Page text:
Magnus Peterson, the head of the collapsed hedge fund business Weavering, has been found in the High Court to have defrauded investors and ordered to pay hundreds of millions of dollars in damages.
Mrs Justice Proudman ruled that Peterson, manager of the Weavering Macro Fixed Income fund, deceived clients and breached his duty of care to investors with a strategy that could not cope with the vagaries of markets at the height of the global credit crisis.
Damages of $450m (£289m) were awarded against him and against three other directors who were found liable for negligence, including his wife, Amanda.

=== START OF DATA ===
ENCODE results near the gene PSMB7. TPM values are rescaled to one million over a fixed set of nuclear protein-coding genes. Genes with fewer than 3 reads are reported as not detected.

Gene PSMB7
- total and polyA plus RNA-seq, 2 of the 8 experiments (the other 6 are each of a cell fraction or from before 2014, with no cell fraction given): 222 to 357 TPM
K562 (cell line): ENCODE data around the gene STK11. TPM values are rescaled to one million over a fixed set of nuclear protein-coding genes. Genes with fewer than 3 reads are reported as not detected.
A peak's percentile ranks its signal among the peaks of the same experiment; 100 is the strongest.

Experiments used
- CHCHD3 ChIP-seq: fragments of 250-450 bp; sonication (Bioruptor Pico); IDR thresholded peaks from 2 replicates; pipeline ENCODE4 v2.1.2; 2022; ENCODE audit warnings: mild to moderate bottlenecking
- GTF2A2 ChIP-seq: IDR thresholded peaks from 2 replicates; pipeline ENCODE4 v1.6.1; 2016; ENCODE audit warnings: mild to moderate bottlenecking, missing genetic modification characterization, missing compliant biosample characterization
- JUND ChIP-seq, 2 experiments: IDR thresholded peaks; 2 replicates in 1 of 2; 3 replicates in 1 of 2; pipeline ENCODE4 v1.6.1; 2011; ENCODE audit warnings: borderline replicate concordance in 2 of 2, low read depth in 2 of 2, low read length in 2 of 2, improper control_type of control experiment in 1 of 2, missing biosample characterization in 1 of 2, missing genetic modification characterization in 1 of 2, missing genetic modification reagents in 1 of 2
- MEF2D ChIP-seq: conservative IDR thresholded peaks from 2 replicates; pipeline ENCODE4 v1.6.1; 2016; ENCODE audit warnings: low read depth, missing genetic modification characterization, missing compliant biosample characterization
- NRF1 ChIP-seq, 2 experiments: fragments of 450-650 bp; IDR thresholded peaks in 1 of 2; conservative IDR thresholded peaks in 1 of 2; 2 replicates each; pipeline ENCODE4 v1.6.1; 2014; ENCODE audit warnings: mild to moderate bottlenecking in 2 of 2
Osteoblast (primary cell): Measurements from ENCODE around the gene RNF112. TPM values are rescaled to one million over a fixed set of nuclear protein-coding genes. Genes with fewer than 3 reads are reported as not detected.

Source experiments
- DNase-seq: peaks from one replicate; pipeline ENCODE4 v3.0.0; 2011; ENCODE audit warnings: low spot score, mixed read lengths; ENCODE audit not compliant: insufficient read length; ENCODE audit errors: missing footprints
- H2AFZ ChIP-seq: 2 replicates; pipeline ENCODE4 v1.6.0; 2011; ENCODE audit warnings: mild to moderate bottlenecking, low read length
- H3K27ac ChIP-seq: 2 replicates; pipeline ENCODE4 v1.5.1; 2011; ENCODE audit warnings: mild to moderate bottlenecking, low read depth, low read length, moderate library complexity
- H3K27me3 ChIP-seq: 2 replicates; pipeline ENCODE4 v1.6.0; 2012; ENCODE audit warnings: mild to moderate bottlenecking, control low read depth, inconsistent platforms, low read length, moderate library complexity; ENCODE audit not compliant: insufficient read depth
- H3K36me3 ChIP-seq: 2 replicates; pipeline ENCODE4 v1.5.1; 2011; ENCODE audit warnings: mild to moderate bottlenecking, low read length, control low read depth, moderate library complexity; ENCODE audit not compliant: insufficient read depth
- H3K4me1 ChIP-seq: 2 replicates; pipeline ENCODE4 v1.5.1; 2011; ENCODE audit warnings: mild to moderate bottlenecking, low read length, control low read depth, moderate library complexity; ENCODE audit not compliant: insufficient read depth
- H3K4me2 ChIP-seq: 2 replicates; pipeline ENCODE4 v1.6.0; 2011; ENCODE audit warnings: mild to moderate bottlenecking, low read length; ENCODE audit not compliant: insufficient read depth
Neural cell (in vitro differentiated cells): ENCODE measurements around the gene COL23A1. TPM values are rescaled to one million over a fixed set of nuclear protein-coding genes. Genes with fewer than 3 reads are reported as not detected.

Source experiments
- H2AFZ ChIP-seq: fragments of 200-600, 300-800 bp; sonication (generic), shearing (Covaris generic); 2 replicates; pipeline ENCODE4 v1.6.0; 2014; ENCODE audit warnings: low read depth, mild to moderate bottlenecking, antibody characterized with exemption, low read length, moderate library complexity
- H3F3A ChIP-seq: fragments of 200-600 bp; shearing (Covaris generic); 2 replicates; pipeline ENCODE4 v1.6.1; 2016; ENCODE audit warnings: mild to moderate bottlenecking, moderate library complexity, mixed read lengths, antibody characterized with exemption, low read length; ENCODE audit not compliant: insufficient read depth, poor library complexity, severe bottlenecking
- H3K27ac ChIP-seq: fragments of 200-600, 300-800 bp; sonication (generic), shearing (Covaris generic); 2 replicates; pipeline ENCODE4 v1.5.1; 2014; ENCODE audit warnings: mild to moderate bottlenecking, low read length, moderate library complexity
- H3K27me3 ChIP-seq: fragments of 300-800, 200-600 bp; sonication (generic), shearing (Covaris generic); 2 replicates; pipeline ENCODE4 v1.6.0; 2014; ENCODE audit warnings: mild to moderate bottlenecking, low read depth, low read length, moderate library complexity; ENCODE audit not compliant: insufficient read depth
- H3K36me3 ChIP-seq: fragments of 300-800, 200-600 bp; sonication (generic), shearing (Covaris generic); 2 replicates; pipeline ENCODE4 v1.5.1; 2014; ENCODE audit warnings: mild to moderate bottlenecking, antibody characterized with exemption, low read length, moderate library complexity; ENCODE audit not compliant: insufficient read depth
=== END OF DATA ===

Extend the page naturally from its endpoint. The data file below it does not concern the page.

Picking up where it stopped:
The judge said Peterson, who has represented himself throughout the case, may have committed the fraud "out of a sense of invincibility, self-belief, and a gambler's mentality".
Liquidators of Weavering, which inflicted $350m losses on investors, launched a civil case against Peterson and other Weavering staff last year after the Serious Fraud Office dropped its investigation into the collapse, saying there was not a reasonable prospect of conviction.